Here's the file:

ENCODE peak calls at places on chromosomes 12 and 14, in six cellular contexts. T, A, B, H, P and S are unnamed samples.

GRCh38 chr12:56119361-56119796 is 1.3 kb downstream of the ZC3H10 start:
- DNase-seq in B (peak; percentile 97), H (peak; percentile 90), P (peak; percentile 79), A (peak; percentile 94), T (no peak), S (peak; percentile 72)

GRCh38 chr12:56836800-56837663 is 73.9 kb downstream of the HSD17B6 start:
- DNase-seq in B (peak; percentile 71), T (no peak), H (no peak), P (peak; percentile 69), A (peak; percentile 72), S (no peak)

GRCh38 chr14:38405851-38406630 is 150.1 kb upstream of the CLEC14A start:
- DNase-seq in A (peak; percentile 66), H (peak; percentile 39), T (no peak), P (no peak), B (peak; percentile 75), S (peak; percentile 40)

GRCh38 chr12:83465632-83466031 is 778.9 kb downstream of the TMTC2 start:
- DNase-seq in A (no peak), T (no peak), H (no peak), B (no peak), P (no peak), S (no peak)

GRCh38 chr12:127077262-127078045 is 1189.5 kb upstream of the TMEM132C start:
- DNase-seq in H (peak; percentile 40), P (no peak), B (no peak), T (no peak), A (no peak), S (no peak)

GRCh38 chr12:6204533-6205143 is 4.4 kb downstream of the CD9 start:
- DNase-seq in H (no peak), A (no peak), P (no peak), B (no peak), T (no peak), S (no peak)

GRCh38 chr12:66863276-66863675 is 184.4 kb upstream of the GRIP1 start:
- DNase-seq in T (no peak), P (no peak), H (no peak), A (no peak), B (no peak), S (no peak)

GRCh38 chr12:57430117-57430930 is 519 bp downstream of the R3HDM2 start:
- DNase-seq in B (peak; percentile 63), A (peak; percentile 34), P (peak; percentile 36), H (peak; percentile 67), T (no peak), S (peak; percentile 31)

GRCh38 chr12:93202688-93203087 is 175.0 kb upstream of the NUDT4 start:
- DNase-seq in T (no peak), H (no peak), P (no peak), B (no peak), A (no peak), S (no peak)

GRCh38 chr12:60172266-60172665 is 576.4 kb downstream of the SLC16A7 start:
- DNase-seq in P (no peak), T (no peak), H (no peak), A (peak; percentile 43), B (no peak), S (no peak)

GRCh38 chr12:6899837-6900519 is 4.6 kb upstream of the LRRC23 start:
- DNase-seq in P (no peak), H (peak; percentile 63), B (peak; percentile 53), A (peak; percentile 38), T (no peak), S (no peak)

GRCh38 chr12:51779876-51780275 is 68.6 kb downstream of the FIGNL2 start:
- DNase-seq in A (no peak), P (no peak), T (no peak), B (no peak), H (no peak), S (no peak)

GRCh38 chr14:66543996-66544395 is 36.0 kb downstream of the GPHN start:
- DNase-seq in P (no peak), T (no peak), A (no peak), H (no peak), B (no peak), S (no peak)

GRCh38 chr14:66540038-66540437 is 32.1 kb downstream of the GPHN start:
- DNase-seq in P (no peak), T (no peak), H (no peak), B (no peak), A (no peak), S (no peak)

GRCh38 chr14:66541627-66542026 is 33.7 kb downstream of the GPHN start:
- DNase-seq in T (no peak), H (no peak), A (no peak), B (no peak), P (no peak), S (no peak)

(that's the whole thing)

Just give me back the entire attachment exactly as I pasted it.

ENCODE peak calls at places on chromosomes 12 and 14, in six cellular contexts. T, A, B, H, P and S are unnamed samples.

GRCh38 chr12:56119361-56119796 is 1.3 kb downstream of the ZC3H10 start:
- DNase-seq in B (peak; percentile 97), H (peak; percentile 90), P (peak; percentile 79), A (peak; percentile 94), T (no peak), S (peak; percentile 72)

GRCh38 chr12:56836800-56837663 is 73.9 kb downstream of the HSD17B6 start:
- DNase-seq in B (peak; percentile 71), T (no peak), H (no peak), P (peak; percentile 69), A (peak; percentile 72), S (no peak)

GRCh38 chr14:38405851-38406630 is 150.1 kb upstream of the CLEC14A start:
- DNase-seq in A (peak; percentile 66), H (peak; percentile 39), T (no peak), P (no peak), B (peak; percentile 75), S (peak; percentile 40)

GRCh38 chr12:83465632-83466031 is 778.9 kb downstream of the TMTC2 start:
- DNase-seq in A (no peak), T (no peak), H (no peak), B (no peak), P (no peak), S (no peak)

GRCh38 chr12:127077262-127078045 is 1189.5 kb upstream of the TMEM132C start:
- DNase-seq in H (peak; percentile 40), P (no peak), B (no peak), T (no peak), A (no peak), S (no peak)

GRCh38 chr12:6204533-6205143 is 4.4 kb downstream of the CD9 start:
- DNase-seq in H (no peak), A (no peak), P (no peak), B (no peak), T (no peak), S (no peak)

GRCh38 chr12:66863276-66863675 is 184.4 kb upstream of the GRIP1 start:
- DNase-seq in T (no peak), P (no peak), H (no peak), A (no peak), B (no peak), S (no peak)

GRCh38 chr12:57430117-57430930 is 519 bp downstream of the R3HDM2 start:
- DNase-seq in B (peak; percentile 63), A (peak; percentile 34), P (peak; percentile 36), H (peak; percentile 67), T (no peak), S (peak; percentile 31)

GRCh38 chr12:93202688-93203087 is 175.0 kb upstream of the NUDT4 start:
- DNase-seq in T (no peak), H (no peak), P (no peak), B (no peak), A (no peak), S (no peak)

GRCh38 chr12:60172266-60172665 is 576.4 kb downstream of the SLC16A7 start:
- DNase-seq in P (no peak), T (no peak), H (no peak), A (peak; percentile 43), B (no peak), S (no peak)

GRCh38 chr12:6899837-6900519 is 4.6 kb upstream of the LRRC23 start:
- DNase-seq in P (no peak), H (peak; percentile 63), B (peak; percentile 53), A (peak; percentile 38), T (no peak), S (no peak)

GRCh38 chr12:51779876-51780275 is 68.6 kb downstream of the FIGNL2 start:
- DNase-seq in A (no peak), P (no peak), T (no peak), B (no peak), H (no peak), S (no peak)

GRCh38 chr14:66543996-66544395 is 36.0 kb downstream of the GPHN start:
- DNase-seq in P (no peak), T (no peak), A (no peak), H (no peak), B (no peak), S (no peak)

GRCh38 chr14:66540038-66540437 is 32.1 kb downstream of the GPHN start:
- DNase-seq in P (no peak), T (no peak), H (no peak), B (no peak), A (no peak), S (no peak)

GRCh38 chr14:66541627-66542026 is 33.7 kb downstream of the GPHN start:
- DNase-seq in T (no peak), H (no peak), A (no peak), B (no peak), P (no peak), S (no peak)